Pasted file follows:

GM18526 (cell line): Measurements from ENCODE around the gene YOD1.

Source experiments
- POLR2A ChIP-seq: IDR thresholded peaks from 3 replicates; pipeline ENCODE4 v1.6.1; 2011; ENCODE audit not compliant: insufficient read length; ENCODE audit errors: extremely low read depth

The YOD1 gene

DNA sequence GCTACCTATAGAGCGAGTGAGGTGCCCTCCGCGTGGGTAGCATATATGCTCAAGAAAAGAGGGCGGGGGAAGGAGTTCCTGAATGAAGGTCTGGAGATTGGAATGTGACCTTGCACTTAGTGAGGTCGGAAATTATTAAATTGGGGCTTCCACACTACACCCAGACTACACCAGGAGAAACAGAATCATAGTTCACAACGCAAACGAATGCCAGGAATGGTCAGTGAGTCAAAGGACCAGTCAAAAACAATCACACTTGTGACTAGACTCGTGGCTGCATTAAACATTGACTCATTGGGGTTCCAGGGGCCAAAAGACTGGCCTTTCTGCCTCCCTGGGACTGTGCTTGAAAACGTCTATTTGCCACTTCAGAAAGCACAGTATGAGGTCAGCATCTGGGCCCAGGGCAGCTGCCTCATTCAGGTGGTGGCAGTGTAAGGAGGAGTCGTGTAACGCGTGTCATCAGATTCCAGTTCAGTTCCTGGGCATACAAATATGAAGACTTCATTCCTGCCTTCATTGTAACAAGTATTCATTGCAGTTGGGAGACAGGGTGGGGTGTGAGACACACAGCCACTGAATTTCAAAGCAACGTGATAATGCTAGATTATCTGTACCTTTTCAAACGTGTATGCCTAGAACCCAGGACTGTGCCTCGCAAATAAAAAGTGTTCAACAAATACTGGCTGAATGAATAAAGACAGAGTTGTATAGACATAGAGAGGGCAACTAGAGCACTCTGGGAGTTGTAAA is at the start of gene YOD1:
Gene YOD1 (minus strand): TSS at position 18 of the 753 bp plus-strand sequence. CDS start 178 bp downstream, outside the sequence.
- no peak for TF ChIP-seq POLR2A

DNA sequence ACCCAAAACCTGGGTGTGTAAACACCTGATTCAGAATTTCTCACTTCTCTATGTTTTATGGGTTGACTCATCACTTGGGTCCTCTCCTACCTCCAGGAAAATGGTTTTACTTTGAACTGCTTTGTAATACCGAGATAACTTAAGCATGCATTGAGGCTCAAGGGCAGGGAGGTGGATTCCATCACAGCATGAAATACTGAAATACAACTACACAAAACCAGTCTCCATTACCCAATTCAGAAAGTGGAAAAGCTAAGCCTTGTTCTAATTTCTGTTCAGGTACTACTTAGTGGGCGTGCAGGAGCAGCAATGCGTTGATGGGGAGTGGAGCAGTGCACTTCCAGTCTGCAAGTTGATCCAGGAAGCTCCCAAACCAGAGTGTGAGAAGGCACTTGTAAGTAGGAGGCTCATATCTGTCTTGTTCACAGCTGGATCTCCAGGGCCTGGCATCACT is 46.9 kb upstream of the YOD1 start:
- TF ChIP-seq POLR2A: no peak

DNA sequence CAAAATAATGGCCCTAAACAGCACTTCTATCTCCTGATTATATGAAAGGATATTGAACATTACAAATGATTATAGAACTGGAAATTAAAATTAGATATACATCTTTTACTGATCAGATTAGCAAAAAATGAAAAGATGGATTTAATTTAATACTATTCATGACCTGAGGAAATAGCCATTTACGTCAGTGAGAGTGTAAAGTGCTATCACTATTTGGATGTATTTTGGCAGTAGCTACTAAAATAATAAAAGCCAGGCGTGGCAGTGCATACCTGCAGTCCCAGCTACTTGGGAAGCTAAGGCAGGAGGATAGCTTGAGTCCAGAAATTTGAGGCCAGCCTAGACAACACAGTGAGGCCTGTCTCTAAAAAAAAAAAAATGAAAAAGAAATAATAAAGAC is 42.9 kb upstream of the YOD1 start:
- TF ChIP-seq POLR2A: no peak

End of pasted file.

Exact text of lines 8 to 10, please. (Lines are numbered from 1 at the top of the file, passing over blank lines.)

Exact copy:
DNA sequence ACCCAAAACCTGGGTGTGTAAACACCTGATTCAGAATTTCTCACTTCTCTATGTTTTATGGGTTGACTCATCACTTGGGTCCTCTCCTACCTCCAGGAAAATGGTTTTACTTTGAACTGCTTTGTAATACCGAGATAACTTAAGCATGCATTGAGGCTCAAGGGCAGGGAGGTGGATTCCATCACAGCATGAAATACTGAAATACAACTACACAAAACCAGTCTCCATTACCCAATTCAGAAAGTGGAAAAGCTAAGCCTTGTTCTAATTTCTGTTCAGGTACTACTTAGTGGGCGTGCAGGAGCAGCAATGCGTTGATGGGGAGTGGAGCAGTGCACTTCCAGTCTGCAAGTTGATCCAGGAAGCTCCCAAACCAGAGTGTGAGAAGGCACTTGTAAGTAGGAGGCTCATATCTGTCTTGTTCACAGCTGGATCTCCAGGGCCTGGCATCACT is 46.9 kb upstream of the YOD1 start:
- TF ChIP-seq POLR2A: no peak

DNA sequence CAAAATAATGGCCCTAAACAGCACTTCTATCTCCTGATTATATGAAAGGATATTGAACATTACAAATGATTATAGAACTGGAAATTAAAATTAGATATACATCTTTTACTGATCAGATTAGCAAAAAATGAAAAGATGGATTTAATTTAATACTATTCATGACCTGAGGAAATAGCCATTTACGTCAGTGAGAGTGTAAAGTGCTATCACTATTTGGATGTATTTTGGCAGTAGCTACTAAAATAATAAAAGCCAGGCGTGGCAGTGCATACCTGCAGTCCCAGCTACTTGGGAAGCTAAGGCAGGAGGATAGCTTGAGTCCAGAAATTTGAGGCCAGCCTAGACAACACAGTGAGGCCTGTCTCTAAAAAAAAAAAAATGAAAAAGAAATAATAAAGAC is 42.9 kb upstream of the YOD1 start: